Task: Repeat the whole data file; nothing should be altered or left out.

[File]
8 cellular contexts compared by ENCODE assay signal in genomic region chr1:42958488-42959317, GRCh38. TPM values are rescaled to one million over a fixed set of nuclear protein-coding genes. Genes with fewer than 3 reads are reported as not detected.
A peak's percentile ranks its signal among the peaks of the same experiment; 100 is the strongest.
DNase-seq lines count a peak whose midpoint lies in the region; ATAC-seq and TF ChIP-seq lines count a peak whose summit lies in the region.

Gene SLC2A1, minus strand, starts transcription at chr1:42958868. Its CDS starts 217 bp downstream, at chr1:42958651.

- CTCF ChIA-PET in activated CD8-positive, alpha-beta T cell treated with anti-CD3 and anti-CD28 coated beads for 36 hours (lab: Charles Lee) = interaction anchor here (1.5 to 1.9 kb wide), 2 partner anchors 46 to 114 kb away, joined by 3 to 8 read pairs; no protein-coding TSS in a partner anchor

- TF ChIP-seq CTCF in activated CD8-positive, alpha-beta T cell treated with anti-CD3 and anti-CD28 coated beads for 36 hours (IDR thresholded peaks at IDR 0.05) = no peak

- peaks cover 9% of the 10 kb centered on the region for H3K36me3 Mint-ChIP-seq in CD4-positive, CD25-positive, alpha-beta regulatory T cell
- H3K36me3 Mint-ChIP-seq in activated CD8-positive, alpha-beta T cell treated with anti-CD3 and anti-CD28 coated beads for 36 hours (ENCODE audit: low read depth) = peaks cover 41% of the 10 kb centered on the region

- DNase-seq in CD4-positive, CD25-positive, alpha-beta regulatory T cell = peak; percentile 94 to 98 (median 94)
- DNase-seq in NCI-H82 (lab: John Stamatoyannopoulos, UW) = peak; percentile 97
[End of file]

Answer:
8 cellular contexts compared by ENCODE assay signal in genomic region chr1:42958488-42959317, GRCh38. TPM values are rescaled to one million over a fixed set of nuclear protein-coding genes. Genes with fewer than 3 reads are reported as not detected.
A peak's percentile ranks its signal among the peaks of the same experiment; 100 is the strongest.
DNase-seq lines count a peak whose midpoint lies in the region; ATAC-seq and TF ChIP-seq lines count a peak whose summit lies in the region.

Gene SLC2A1, minus strand, starts transcription at chr1:42958868. Its CDS starts 217 bp downstream, at chr1:42958651.

- CTCF ChIA-PET in activated CD8-positive, alpha-beta T cell treated with anti-CD3 and anti-CD28 coated beads for 36 hours (lab: Charles Lee) = interaction anchor here (1.5 to 1.9 kb wide), 2 partner anchors 46 to 114 kb away, joined by 3 to 8 read pairs; no protein-coding TSS in a partner anchor

- TF ChIP-seq CTCF in activated CD8-positive, alpha-beta T cell treated with anti-CD3 and anti-CD28 coated beads for 36 hours (IDR thresholded peaks at IDR 0.05) = no peak

- peaks cover 9% of the 10 kb centered on the region for H3K36me3 Mint-ChIP-seq in CD4-positive, CD25-positive, alpha-beta regulatory T cell
- H3K36me3 Mint-ChIP-seq in activated CD8-positive, alpha-beta T cell treated with anti-CD3 and anti-CD28 coated beads for 36 hours (ENCODE audit: low read depth) = peaks cover 41% of the 10 kb centered on the region

- DNase-seq in CD4-positive, CD25-positive, alpha-beta regulatory T cell = peak; percentile 94 to 98 (median 94)
- DNase-seq in NCI-H82 (lab: John Stamatoyannopoulos, UW) = peak; percentile 97